Anyone know what’s happening next?

Anyone know what’s happening next?

With the vote for Brexit, we face a prolonged period of uncertainty and there’s a growing sense that no one is in control. As one wit tweeted recently: “At least the Titanic had a captain.”

Realistically, the fog may not clear for months or even years. In the meantime, many people find their best-laid life plans have gone awry. With no clear path ahead, what certainty can they have about their job, their career, their ability to pay their mortgage or even where they need to live to earn a salary that moves in the right direction? Workers across the UK are waking up to the reality that there won’t be a normal for a long time.  And their sense of alarm is likely to intensify over the months to come.

Uncertainty like this, if not managed, will infect an organisation and eat away at its performance and its prospects. It amplifies the ‘emotion quotient’, affecting the judgement of people at every level and impairing their ability to get important decisions right.

Is your business at risk?

When a business is suffused with uncertainty, the warning signals are clear:

  • Leaders start thinking like employees
  • The business takes its focus off performance and the disciplines of management
  • Business decision-making grinds to a near halt
  • Communication shifts into the wrong tone – too jolly, too panicky
  • A trust void emerges and people fill this with rumour
  • People’s discretionary effort shifts from work to personal (family, mortgage, life plans)
  • Colleagues make ill-informed decisions about the future and decide to move on or give up
  • Energy slows and performance drops.

As the responses to uncertainty snowball, you can find the organisation embarking on a downward slide.

So how can you steady nerves?  The first thing is to realise that managing uncertainty is not the same as managing change. With change, you have a destination and a good rationale for getting there. It’s a planned journey.  With uncertainty, you just have context. It’s a bit like bad weather – you can’t do much other than anticipate and react.  The journey is unknown, but that doesn’t mean you shouldn’t have a strategy for managing it.

Show visible leadership

As a leader striving to manage uncertainty, you need to be visible, not hidden away behind shuttered blinds. Let people see you going about your job and communicating naturally, but make sure the leadership team has a common narrative to convey the reality of the situation.

Seek out more opportunities for conversations with your managers and teams, and show mental resilience at all times. There’s no room for wavering or doubt.  For indecision or ad hoc actions. Maintain the rituals of running the business – the pattern of daily, weekly and monthly meetings – in order to reassure. The business must be shown to be in steady hands, even though the market and political context might be everything but.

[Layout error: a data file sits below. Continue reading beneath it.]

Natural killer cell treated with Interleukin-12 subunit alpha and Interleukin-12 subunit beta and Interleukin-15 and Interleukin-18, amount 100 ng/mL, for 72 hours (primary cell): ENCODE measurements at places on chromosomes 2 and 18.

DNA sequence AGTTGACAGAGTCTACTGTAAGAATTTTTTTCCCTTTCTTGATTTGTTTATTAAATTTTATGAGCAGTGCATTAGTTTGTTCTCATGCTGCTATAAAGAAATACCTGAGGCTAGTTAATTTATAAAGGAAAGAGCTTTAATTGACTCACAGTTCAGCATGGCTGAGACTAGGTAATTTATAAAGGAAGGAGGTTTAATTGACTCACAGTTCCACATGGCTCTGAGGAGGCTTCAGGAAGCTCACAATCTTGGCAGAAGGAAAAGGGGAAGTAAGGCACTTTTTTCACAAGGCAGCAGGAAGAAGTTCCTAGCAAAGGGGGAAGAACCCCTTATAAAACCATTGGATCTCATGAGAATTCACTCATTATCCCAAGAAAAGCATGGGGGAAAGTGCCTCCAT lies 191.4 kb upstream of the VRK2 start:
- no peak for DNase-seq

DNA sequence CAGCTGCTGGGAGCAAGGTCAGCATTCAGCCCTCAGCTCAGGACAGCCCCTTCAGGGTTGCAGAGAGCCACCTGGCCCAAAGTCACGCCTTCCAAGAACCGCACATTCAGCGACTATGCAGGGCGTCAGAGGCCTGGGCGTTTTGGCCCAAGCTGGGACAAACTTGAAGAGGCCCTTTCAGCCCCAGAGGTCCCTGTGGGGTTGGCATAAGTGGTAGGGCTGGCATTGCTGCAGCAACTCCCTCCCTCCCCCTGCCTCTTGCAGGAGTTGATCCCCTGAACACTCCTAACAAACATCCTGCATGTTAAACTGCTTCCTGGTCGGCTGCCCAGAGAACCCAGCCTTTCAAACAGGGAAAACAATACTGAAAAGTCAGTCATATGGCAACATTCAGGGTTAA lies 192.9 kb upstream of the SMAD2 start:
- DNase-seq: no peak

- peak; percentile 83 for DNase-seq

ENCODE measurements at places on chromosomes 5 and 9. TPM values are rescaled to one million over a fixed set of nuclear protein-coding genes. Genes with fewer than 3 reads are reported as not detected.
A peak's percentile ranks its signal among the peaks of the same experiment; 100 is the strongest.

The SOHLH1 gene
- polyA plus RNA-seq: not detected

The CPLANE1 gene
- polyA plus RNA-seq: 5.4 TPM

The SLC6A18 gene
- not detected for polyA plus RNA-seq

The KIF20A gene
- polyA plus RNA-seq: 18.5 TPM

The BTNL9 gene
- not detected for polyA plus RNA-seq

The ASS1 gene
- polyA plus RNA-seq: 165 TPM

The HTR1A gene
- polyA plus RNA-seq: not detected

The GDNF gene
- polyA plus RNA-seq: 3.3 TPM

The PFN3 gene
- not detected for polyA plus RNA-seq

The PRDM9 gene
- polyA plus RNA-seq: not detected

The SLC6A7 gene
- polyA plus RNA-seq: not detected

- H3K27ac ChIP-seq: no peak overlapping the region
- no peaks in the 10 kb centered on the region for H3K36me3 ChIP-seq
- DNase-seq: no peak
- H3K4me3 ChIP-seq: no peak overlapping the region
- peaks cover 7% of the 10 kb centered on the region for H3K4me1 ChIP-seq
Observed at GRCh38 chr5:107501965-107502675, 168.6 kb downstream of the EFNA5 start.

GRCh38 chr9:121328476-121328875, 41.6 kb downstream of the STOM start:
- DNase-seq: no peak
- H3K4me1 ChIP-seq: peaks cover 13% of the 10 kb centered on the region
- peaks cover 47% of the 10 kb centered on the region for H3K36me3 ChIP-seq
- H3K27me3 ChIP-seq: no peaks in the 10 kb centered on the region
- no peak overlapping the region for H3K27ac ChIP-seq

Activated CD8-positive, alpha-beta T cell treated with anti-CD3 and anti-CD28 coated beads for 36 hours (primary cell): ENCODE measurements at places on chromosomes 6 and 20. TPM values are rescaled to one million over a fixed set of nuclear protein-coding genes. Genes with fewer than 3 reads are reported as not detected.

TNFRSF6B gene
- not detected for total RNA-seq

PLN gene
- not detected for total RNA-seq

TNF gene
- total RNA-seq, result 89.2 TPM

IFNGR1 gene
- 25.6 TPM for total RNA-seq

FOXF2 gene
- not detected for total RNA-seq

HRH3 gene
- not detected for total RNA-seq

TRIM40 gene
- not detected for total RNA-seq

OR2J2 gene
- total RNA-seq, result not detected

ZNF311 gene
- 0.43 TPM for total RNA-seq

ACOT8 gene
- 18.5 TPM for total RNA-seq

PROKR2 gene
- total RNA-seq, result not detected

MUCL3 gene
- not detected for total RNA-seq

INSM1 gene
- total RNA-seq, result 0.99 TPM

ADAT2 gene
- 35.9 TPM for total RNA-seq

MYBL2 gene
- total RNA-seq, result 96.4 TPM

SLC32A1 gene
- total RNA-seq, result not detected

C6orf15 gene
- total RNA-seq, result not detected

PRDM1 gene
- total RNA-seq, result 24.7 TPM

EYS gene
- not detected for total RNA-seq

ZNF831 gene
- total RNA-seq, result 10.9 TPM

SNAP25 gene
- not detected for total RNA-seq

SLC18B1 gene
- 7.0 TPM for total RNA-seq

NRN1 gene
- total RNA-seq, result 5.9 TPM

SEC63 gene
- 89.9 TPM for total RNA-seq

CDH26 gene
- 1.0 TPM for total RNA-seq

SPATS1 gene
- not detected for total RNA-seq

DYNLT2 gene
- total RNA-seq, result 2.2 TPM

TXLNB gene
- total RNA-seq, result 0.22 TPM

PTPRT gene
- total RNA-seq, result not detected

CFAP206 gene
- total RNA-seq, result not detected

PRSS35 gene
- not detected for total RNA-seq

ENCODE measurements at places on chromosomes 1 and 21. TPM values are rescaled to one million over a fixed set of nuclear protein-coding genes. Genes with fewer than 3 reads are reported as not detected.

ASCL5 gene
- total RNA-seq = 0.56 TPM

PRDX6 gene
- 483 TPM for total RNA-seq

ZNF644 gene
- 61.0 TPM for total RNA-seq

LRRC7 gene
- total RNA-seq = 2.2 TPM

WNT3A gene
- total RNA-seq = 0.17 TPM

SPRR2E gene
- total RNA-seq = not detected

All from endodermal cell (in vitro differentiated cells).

Run the business as usual and unusual together

While the business should be run as usual, you’ll need to implement measures for business as unusual too. These should include business continuity and scenario plans, and risk mitigation activities. Let your people know that everything is being done to sort things out for the future. Show them that all eventualities have been thought through and prepared for.  In the meantime, stress the need to focus on performance more than ever.

Acknowledge how people are feeling

With uncertainty all around, your people will be thinking about the world a bit differently (you won’t need to do any surveys on this). They’ll be more worried about the future and their emotional antenna will be heightened.  In this state, they’ll want you to assert a future they can believe in. With this will come intense pressure to bend the truth – something that might feel good at the time, but that you may regret later on.

As a leader, communicate only what is true and focus on facts. Plenty of communication is good, but not conjecture or crooked logic.  Here’s how your message might run: “We don’t know what Leave means or how Brexit will work out. Here are the facts as they relate to us. We’ve got our best brains looking at the possible implications. We know it’s a time of worry and concern for many of you.  We’ll keep you informed as we go.  Meanwhile it’s business as usual.”

For a while the country and the economy look set to travel uncharted waters. Even if, like every other business, you don’t know what lies ahead, strong, honest leadership will help bring your organisation safely through.

Seek support from HR

HR can play a crucial role in helping you manage uncertainty:

  • Providing a reliable employee communications structure and supporting the delivery of communications
  • Championing employee engagement and using employee groups to provide feedback
  • Providing ways for employees to access further information
  • Challenging leaders and managers to perfect the communications narrative and focus on performance
  • Focusing on areas that support business performance and identifying which actions to stop
  • Identifying areas of business risk and taking action
  • Providing financial and non-financial incentives to support retention
  • Developing post-Brexit scenarios for both the workforce and workplace.

Tara Jones is a director in PA Consulting’s London office, where Dennis Layton is a principal.

The authors would like to thank Andrea Alexander, Mauricio Arnau, Lori Dobeus, Kirill Dushkin, Lauren Miller, and Katie Smith for their contributions to this report.

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